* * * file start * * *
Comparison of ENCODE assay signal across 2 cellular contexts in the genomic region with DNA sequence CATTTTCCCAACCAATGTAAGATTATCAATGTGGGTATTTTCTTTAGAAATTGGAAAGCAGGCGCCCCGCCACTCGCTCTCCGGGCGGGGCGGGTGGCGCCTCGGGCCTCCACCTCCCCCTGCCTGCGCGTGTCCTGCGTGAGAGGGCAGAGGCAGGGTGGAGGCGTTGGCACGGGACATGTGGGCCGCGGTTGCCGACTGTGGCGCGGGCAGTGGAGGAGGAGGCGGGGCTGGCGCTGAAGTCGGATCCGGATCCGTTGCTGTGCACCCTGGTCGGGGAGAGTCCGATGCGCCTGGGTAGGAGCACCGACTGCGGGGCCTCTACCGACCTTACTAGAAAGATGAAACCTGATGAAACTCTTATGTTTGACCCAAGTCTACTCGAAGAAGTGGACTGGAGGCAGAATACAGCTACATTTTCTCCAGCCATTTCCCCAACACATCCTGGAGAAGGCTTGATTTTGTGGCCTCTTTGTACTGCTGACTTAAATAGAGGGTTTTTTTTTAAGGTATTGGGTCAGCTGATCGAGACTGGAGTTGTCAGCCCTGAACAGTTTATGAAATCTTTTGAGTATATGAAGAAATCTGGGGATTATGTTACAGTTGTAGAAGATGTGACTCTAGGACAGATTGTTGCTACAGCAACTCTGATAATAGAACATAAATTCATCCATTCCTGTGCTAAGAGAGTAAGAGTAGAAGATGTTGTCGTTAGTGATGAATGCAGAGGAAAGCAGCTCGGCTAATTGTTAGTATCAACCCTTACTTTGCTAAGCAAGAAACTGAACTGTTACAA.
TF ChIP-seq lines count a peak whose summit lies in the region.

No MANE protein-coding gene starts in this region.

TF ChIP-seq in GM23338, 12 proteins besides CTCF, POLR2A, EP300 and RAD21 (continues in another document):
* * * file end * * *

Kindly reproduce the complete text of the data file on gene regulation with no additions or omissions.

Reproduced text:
Comparison of ENCODE assay signal across 2 cellular contexts in the genomic region with DNA sequence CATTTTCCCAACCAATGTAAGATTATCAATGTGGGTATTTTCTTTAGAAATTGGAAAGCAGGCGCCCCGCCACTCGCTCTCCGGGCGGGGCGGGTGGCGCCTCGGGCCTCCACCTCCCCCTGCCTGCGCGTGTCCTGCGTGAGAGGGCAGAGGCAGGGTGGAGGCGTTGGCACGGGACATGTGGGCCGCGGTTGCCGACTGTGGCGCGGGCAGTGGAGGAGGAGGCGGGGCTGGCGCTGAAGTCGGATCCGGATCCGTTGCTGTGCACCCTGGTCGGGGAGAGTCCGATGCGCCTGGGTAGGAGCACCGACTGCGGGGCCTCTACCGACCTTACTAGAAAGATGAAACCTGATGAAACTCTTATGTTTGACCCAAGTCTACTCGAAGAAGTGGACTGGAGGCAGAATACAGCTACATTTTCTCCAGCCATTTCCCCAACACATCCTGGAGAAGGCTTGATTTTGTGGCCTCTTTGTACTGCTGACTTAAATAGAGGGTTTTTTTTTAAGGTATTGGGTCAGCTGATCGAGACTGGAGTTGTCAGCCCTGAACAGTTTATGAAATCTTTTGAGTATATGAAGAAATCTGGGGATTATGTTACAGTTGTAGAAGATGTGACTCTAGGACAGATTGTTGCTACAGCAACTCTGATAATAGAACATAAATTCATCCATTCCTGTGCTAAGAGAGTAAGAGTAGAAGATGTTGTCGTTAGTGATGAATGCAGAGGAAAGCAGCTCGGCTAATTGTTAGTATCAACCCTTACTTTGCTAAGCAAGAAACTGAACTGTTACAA.
TF ChIP-seq lines count a peak whose summit lies in the region.

No MANE protein-coding gene starts in this region.

TF ChIP-seq in GM23338, 12 proteins besides CTCF, POLR2A, EP300 and RAD21 (continues in another document):